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Looking Back: Chuck Hunt

Every so often it's good to look into the past to revisit the people who got us where we are today. Looking Back is a series on the people who helped shape the National Wildlife Refuge System. The series is based on "A Look Back," a regular column written by Karen Leggett, from the Refuge System Branch of Communications, which appears in each issue of the Refuge Update newsletter.

Chuck Hunt grew up in a remote Yupik village in Alaska, rich in culture, subsisting on the resources of nature.

Chuck Hunt

Those villages are still remote, but now they have schools, satellites and science. Hunt became the bridge between those two worlds. A 22-year employee of the U.S. Fish and Wildlife Service, Charles Francis “Chuck” Hunt served as a Native liaison for the Yupik people of western Alaska’s Yukon Delta National Wildlife Refuge. Officially, he was a translator between the Upik language and English.

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Looking Back: Mollie Beattie

Every so often it's good to look into the past to revisit the people who got us where we are today. Looking Back is a series on the people who helped shape the National Wildlife Refuge System. The series is based on "A Look Back," a regular column written by Karen Leggett, from the Refuge System Branch of Communications, which appears in each issue of the Refuge Update newsletter.

The first woman to head the U.S. Fish and Wildlife Service, Mollie Beattie, was appointed in 1993 by President Bill Clinton. Then-Secretary of the Interior Bruce Babbitt wrote that Beattie was determined to make the Service “the strongest protector of America’s wild creatures and the finest steward over America’s National Wildlife Refuges.”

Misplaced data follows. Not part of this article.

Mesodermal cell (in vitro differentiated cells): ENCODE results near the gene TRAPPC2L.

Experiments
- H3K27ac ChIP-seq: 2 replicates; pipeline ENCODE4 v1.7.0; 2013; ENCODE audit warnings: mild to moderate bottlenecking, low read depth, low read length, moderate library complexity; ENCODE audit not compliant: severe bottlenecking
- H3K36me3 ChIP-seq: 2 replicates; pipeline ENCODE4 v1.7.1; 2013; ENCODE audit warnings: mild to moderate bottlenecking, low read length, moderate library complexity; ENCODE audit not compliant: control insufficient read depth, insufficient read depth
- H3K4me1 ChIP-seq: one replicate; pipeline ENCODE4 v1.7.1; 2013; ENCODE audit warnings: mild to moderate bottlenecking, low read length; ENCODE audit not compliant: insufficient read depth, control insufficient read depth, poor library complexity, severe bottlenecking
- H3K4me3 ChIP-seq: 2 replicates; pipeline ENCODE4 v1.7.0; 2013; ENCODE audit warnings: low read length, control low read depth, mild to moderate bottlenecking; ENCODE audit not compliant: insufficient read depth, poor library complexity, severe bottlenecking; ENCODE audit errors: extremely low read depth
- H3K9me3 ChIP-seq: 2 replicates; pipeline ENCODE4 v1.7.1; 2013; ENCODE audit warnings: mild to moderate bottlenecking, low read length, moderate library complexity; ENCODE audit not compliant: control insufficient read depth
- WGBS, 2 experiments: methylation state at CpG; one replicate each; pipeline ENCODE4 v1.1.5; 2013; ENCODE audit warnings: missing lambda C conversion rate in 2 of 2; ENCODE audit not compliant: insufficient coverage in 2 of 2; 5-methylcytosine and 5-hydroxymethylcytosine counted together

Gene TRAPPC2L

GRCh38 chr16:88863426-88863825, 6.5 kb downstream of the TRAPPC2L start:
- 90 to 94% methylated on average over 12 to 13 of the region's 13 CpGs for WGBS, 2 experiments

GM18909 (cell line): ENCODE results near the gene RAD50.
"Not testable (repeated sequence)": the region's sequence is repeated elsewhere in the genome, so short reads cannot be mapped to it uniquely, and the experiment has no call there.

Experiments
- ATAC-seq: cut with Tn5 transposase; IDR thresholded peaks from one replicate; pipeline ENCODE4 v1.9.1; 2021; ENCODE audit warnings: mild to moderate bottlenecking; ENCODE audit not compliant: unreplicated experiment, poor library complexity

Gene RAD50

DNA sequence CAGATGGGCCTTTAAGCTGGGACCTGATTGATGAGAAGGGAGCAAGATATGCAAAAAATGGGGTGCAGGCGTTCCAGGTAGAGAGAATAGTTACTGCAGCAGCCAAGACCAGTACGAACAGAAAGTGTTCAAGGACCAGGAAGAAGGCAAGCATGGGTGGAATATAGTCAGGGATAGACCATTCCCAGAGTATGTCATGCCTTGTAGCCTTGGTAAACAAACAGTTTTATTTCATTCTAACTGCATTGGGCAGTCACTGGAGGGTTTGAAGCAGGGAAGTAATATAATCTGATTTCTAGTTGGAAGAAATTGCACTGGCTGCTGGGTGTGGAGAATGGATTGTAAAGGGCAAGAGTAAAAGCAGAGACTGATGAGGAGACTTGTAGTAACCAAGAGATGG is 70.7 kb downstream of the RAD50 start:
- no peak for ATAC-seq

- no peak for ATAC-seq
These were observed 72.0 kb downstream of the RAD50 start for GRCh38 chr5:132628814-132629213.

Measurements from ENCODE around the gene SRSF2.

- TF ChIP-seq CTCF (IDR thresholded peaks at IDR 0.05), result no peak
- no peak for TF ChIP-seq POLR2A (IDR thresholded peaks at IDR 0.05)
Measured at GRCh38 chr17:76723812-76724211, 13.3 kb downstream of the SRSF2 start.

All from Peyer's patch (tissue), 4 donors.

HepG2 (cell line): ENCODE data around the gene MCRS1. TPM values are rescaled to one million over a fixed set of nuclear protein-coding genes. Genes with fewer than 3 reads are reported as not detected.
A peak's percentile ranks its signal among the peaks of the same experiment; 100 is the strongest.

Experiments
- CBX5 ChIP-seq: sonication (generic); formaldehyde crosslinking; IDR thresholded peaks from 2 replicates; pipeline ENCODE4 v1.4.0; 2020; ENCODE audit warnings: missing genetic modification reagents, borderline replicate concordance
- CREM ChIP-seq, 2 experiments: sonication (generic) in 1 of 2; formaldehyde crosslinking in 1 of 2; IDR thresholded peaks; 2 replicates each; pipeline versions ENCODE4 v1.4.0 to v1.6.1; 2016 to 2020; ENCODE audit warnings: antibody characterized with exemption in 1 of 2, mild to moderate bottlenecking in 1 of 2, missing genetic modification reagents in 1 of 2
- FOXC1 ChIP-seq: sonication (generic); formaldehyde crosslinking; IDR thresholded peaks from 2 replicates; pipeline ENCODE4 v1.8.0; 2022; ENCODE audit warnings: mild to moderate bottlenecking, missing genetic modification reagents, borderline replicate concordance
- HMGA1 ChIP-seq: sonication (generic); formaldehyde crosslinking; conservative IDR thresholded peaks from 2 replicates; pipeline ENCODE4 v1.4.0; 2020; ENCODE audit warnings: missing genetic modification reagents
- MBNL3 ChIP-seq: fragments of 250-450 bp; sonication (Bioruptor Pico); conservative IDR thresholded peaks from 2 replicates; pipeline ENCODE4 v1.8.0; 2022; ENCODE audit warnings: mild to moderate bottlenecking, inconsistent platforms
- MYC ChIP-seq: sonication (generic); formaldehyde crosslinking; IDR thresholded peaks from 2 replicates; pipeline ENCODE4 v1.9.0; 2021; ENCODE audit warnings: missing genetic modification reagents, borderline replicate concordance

Three years later, Babbitt mourned Beattie’s death of brain cancer when she was only 49 years old.

He wrote that Beattie “fought fiercely against the forces that sought to weaken the mission of our wildlife refuges, to gut the Endangered Species Act, or to turn the lights off on good science through funding cuts.” 

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What's a National Wildlife Refuge?

As someone who works for the U.S. Fish and Wildlife Service, I’m occasionally asked about what a National Wildlife Refuge is.  My first response is always, "well, it's sort of like a park, but different."

That is, of course, true, but I always want to give more of an explanation.  So, without further adieu, here it is:

Within the Department of the Interior, you’ll find both the U.S. Fish and Wildlife Service – which manages national wildlife refuges -- and National Park Service – which manages national parks.  Both work toward preservation of our natural world, but, there are differences.

Arctic Refuge AlaskaThinking on a mountain at Arctic Refuge in Alaska Photo: Steve Chase/USFWS

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OMG, Wild Turkeys!

Happy Thanksgiving Everyone. Here are some photos of Wild Turkeys doing their thing from around the Fish and Wildlife Service and the National Wildlife Refuge System.  We hope this gives you some much needed holiday cheer.

Oh, and don't forget to leave some room for pumpkin pie!

Wild Turkey at Walkill National Wildlife Refuge

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Last updated: June 21, 2012